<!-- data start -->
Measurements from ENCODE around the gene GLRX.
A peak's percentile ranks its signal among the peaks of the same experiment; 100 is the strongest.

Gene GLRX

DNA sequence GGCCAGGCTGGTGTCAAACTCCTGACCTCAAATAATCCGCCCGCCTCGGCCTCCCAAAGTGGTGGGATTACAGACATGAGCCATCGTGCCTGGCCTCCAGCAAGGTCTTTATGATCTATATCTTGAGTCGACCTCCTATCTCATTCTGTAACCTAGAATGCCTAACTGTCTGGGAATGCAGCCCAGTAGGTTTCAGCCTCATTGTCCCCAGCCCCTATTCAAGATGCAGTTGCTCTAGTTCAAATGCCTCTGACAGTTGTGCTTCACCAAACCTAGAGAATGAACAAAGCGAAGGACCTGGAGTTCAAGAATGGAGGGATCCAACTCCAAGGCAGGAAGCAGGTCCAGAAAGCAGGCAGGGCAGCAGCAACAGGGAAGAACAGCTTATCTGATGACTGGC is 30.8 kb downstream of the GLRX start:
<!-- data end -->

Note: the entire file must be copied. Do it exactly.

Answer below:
Measurements from ENCODE around the gene GLRX.
A peak's percentile ranks its signal among the peaks of the same experiment; 100 is the strongest.

Gene GLRX

DNA sequence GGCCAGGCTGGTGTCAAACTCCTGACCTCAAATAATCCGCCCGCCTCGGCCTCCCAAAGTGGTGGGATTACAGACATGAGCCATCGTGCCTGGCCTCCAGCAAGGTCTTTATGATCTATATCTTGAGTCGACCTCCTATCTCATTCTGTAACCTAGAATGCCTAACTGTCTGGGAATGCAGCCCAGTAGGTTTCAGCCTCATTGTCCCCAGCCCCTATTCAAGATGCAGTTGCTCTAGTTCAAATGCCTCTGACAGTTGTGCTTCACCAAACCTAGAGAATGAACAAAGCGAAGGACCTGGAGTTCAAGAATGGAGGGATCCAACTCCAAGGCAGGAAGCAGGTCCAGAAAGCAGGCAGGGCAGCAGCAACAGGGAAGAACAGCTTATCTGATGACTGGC is 30.8 kb downstream of the GLRX start: